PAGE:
A judge delayed resumption of the trial of the doctor charged in Michael Jackson's death until Wednesday to give defense attorneys time to analyze new testing that coroner's officials recently conducted.
Testimony had been canceled on Monday so that the prosecution's final witness, Dr. Steven Shafer, could deal with family affairs after his father died last week.
Los Angeles Superior Court Judge Michael Pastor agreed to delay the case against Dr. Conrad Murray for another day after defense attorneys said they needed time to prepare for how to deal with testing the coroner's office conducted last week on the level of the sedative lorazepam in Jackson's system.
Murray's attorneys have suggested that authorities ignored the effects lorazapam may have had on the pop superstar and said their own testing suggested Jackson had taken eight pills before his death.
Coroner's officials determined Jackson died from a lethal dose of the anesthetic propofol. Authorities contend Murray gave Jackson the fatal dose and other sedatives in the singer's bedroom to try to help him sleep. Murray has pleaded not guilty to involuntary manslaughter.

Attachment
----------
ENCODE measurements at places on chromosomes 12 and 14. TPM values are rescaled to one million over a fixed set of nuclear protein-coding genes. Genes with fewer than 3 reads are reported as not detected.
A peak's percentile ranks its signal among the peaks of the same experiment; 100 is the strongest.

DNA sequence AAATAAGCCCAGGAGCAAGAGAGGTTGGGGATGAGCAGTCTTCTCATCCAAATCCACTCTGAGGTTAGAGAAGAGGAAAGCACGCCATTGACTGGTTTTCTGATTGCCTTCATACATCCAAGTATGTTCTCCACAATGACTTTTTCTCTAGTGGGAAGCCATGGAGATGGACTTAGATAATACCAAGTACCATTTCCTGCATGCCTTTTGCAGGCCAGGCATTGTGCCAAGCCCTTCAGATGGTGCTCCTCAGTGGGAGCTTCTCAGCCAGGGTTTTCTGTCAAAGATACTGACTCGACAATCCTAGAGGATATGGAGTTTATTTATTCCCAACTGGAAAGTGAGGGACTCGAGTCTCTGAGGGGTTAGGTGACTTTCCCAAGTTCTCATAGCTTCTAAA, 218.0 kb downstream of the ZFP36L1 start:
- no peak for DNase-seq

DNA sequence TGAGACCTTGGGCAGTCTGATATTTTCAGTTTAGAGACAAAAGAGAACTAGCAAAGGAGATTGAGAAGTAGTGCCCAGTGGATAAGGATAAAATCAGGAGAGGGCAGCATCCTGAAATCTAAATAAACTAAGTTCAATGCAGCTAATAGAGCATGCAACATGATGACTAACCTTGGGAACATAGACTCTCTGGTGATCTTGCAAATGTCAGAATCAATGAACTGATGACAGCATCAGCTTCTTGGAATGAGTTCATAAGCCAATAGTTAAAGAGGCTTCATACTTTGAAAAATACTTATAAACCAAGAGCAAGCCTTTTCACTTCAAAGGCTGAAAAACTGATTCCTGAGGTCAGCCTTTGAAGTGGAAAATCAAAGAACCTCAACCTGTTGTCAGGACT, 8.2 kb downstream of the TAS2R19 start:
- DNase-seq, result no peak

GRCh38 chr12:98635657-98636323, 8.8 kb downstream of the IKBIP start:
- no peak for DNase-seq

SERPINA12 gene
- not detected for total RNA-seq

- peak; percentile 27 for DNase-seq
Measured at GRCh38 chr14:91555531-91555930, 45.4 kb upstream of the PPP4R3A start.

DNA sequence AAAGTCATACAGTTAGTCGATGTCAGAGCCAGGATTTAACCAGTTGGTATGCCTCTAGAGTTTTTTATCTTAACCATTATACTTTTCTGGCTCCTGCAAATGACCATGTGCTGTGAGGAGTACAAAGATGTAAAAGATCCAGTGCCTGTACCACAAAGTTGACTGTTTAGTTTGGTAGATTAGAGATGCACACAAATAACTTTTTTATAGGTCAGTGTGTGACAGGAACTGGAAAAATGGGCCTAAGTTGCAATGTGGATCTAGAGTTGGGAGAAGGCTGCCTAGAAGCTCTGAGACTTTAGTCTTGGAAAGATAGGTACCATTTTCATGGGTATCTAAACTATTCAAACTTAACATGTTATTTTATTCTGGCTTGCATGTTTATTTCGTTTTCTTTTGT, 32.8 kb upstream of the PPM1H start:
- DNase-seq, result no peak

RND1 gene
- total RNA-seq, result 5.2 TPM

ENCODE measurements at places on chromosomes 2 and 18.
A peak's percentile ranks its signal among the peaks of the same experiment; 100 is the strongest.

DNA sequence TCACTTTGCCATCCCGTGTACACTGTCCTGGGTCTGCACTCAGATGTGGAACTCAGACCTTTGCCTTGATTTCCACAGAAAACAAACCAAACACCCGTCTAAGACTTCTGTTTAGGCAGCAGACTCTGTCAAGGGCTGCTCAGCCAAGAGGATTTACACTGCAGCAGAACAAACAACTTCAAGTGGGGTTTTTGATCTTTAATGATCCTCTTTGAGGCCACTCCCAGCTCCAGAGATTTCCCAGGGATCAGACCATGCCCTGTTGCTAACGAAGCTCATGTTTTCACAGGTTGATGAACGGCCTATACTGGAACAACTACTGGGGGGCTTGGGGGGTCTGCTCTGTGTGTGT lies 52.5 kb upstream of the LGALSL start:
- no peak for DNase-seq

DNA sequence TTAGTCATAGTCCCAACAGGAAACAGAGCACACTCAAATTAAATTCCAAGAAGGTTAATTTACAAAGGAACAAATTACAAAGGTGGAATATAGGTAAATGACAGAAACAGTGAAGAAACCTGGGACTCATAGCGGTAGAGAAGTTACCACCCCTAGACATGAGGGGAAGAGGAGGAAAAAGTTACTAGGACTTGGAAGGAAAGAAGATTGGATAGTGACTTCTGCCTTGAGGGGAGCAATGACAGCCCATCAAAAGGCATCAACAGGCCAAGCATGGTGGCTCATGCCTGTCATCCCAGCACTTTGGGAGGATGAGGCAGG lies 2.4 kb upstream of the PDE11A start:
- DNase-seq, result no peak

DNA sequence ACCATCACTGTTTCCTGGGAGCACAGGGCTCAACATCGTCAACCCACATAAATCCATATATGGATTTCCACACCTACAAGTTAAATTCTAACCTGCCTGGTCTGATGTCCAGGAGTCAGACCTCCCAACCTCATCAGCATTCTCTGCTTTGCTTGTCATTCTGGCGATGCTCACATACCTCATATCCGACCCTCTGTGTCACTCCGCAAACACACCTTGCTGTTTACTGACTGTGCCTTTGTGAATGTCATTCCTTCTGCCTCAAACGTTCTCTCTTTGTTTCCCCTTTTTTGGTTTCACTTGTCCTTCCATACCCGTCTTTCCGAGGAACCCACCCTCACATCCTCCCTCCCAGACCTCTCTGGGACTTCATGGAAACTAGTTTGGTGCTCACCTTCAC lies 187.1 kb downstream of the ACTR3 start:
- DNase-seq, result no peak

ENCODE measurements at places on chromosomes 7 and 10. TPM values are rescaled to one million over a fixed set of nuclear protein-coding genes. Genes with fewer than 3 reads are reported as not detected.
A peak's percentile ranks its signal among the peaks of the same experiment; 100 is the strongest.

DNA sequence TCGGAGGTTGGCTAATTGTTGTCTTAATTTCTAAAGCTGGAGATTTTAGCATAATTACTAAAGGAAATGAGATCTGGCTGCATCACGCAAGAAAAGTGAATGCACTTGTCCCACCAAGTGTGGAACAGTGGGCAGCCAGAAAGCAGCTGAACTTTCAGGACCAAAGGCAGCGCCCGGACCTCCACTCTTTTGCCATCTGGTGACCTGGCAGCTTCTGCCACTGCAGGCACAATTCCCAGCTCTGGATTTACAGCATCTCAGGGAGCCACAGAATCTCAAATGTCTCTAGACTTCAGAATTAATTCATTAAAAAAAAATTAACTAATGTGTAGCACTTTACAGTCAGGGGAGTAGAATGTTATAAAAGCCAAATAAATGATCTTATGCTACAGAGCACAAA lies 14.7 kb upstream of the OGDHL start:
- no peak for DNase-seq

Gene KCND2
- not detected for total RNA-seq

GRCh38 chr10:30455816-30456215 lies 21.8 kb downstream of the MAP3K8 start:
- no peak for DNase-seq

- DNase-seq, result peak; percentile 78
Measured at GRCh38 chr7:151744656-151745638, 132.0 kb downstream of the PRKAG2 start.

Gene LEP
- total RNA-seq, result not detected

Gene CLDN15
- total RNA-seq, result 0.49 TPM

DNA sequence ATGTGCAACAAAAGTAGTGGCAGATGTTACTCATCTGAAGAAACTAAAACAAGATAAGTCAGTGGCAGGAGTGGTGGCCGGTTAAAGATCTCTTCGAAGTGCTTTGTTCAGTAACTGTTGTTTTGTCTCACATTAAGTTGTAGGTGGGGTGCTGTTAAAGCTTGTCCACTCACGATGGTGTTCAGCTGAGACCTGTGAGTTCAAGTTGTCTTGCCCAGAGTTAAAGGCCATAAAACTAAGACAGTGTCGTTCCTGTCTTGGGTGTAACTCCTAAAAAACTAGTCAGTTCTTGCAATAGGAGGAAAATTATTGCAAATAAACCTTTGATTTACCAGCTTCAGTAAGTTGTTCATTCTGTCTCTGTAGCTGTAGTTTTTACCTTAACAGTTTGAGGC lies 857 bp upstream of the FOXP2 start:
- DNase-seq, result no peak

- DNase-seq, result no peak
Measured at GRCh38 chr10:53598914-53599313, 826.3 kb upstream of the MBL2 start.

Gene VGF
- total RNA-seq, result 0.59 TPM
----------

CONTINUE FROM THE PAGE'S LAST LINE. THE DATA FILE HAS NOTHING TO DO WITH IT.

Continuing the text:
Deputy District Attorney David Walgren said the defense lab's results combine two numbers to make it seem like there was more lorazepam in Jackson's system than may have been present. He said the coroner's tests show a much smaller amount was actually in Jackson's system and are inconsistent with the theory that he swallowed several pills.
Lead defense attorney Ed Chernoff said he had numerous questions about the coroner's testing and had asked the agency to conduct the same test before the trial began but was told it couldn't be done. He said he didn't yet know what impact it will have on how Murray's defense case is presented.
Defense attorneys are expected to begin calling their own witnesses, including experts, later this week.
Pastor agreed it was an issue that defense attorneys needed time to address. He ordered attorneys to give him an update at a hearing Tuesday afternoon.